1. Stanford University Receives NIH Grant for Molecular Imaging of Protein Glycosylation in Living Subject

    Stanford University Receives NIH Grant for Molecular Imaging of Protein Glycosylation in Living Subject

    Stanford University Received a $392,572 2013 NIH Grant for Molecular Imaging of Protein Glycosylation in Living Subjects. The principal investigator is Adam De La Zerda. The program is part of a multiyear program that started in 2012 and ends in 2017. Below is a summary of the work.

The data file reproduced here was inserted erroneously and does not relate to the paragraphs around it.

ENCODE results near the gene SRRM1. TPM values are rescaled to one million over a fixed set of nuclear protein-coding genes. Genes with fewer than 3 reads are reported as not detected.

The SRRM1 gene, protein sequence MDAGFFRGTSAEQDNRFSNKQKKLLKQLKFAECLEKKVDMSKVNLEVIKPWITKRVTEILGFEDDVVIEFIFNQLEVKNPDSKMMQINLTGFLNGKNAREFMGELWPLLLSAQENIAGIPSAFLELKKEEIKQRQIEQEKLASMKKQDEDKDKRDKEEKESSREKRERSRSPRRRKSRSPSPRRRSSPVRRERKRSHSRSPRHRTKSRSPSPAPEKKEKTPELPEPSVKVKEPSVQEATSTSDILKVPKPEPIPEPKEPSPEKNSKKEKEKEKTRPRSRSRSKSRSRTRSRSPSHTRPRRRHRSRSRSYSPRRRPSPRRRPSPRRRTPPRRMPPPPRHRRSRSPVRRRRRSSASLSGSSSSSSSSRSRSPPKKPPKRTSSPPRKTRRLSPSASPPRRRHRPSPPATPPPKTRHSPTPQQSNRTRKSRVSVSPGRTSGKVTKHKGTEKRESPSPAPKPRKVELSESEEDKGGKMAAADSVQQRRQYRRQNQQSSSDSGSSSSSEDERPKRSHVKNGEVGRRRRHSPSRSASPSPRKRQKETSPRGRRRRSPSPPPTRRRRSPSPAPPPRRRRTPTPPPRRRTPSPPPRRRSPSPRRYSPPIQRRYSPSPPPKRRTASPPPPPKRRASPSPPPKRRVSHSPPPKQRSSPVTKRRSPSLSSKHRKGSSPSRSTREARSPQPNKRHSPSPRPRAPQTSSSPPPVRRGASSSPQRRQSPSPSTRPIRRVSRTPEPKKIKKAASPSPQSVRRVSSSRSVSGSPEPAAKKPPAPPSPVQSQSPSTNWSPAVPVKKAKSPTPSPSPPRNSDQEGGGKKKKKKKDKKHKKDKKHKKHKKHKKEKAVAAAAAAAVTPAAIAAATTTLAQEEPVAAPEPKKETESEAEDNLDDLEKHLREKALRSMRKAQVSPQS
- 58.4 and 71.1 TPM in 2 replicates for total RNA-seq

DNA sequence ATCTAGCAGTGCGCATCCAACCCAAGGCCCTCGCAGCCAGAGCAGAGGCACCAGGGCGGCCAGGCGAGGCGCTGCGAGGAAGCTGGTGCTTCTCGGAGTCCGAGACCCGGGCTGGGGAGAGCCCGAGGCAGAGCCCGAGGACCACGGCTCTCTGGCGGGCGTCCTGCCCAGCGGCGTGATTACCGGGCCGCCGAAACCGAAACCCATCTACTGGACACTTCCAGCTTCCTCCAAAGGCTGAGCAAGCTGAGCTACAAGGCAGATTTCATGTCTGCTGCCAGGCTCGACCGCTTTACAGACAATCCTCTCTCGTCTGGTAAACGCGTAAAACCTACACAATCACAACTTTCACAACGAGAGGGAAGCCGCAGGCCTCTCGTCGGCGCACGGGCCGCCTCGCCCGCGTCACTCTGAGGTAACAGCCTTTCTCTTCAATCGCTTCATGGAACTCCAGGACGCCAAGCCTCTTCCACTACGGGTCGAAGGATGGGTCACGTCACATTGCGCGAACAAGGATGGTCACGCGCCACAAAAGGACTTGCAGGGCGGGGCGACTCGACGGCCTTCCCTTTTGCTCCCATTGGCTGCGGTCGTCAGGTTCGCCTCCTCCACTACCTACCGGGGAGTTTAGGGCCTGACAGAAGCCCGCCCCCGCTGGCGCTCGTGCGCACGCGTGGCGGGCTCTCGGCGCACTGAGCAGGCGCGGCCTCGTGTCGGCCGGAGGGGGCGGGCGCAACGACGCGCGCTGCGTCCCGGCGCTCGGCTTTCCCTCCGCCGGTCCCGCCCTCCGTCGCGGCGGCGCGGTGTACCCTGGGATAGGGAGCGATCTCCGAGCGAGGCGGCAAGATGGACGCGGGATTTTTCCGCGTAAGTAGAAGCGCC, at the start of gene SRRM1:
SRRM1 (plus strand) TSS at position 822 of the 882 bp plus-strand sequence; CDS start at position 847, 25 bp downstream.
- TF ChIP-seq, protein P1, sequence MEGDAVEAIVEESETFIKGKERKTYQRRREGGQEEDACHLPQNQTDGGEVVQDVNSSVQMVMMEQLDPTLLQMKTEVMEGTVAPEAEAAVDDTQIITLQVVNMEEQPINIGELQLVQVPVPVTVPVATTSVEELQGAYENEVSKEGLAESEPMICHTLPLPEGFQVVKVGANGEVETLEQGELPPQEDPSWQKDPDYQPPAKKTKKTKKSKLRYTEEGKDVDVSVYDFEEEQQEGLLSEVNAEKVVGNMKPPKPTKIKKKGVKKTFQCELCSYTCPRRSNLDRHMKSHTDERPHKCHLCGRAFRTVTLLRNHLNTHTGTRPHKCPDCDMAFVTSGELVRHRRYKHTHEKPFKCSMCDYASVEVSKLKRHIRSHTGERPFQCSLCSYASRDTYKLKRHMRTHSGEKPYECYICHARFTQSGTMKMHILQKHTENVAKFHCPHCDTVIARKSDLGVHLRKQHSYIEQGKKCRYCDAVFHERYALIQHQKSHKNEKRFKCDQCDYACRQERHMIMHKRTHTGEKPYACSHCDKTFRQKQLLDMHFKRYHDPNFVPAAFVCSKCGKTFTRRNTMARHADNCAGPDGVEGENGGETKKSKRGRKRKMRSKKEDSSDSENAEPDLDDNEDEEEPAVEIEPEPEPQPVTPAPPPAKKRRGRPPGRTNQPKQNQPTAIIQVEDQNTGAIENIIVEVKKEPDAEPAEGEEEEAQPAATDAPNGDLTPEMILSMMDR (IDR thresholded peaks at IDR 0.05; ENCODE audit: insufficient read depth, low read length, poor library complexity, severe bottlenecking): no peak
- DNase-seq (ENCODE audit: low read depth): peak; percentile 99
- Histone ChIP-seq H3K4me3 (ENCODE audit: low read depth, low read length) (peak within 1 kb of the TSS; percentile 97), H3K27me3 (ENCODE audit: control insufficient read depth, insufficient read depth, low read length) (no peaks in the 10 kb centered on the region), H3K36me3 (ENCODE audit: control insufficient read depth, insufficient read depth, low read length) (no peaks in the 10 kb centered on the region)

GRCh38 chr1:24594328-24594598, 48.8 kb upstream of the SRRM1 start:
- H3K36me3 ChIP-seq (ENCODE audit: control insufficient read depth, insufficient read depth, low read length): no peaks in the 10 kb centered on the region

The broad objective of this project is to develop instrumentation and chemistry imaging technologies to advance the study of protein glycosylation in living subjects. Protein glycosylation is the most abundant and complex posttranslational modification (PTM). Changes in protein glycosylation have been correlated with cancer progression, neurological disorders and many other diseases. Moreover, glycans are dynamic in time, space and environment. Hence, in order to truly study the function of glycans in health and disease, their dynamic spatiotemporal behavior should be imaged in living subjects, and where relevant, in the context of the proteins they modify. However, current in vivo imaging tools have limited spatial and temporal resolutions and are not capable of visualizing protein glycosylations. We propose a novel molecular imaging modality that would allow imaging the spatiotemporal behavior of glycans in living murine cancer models. Such tools would advance the field of glycobiology, accelerate the discovery and validation of new disease biomarkers, and bridge traditional biochemistry with high-level biological disease models. Beyond the basic cancer biology prospects, imaging the tumor glycome may provide an indication on the tumor aggressiveness. Such information will guide treatment decisions of diseases such as prostate cancer (advise patients on prostatectomy versus "active surveillance") as well as other cancer types. We will optimize a new imaging instrument we developed based on optical coherence tomography, to allow visualizing nanoparticle-based contrast agents in living tissues with ultrahigh sensitivities (Aim 1). Second, we will synthesize two new classes of nanoparticle imaging agents: the first for targeting and visualizing a specific glycan epitope (Aim 2a) and the second for targeting and visualizing a specific glycan epitope on a specific protein of interest (Aim 2b). The first class of imaging agents will be used to visualize levels of sialic acid, an important glycan associated with cancer progression and metastasis. The second class will be used to monitor sialic acid levels on ¿v¿3 integrin. The sialylation of ¿v¿3 integrin may play a vital role in promoting angiogenesis and metastasis, but is currently poorly understood. We will validate the new imaging instrumentation and imaging agents in orthotopic prostate cancer mouse models and study the spatiotemporal patterns of sialic acid and sialylated ¿v¿3 integrin during prostate cancer progression and metastasis (Aim 3). PUBLIC HEALTH RELEVANCE: We aim to develop next-generation medical imaging technologies that would allow looking inside organs and gathering information on which molecules are activated during prostate cancer progression. This imaging technology may provide both new basic understanding on cancer development, and clinical tools to aid in early detection and better treatment management of cancer patients. By imaging certain sugar molecules in prostate cancer, we aim to determine the tumor aggressiveness and provide clinical insights for deciding between performing prostatectomy versus "active surveillance".

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